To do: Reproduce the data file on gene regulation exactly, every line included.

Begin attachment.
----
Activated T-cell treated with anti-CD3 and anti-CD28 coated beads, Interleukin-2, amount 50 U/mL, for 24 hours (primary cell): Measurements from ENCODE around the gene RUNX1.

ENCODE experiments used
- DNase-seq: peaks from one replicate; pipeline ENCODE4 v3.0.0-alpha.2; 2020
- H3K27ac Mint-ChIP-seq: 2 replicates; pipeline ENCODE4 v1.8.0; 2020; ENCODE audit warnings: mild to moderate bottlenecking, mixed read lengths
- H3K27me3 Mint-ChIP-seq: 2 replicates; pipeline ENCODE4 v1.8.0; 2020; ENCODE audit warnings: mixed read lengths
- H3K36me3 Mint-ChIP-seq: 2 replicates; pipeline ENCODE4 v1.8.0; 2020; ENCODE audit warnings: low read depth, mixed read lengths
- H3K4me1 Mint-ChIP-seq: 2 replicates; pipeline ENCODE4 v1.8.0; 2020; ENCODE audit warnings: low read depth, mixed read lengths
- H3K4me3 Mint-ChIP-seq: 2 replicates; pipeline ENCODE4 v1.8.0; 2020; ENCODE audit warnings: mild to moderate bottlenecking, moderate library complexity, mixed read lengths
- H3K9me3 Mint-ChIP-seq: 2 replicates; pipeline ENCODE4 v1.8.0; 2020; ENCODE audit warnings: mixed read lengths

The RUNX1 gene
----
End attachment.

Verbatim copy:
Activated T-cell treated with anti-CD3 and anti-CD28 coated beads, Interleukin-2, amount 50 U/mL, for 24 hours (primary cell): Measurements from ENCODE around the gene RUNX1.

ENCODE experiments used
- DNase-seq: peaks from one replicate; pipeline ENCODE4 v3.0.0-alpha.2; 2020
- H3K27ac Mint-ChIP-seq: 2 replicates; pipeline ENCODE4 v1.8.0; 2020; ENCODE audit warnings: mild to moderate bottlenecking, mixed read lengths
- H3K27me3 Mint-ChIP-seq: 2 replicates; pipeline ENCODE4 v1.8.0; 2020; ENCODE audit warnings: mixed read lengths
- H3K36me3 Mint-ChIP-seq: 2 replicates; pipeline ENCODE4 v1.8.0; 2020; ENCODE audit warnings: low read depth, mixed read lengths
- H3K4me1 Mint-ChIP-seq: 2 replicates; pipeline ENCODE4 v1.8.0; 2020; ENCODE audit warnings: low read depth, mixed read lengths
- H3K4me3 Mint-ChIP-seq: 2 replicates; pipeline ENCODE4 v1.8.0; 2020; ENCODE audit warnings: mild to moderate bottlenecking, moderate library complexity, mixed read lengths
- H3K9me3 Mint-ChIP-seq: 2 replicates; pipeline ENCODE4 v1.8.0; 2020; ENCODE audit warnings: mixed read lengths

The RUNX1 gene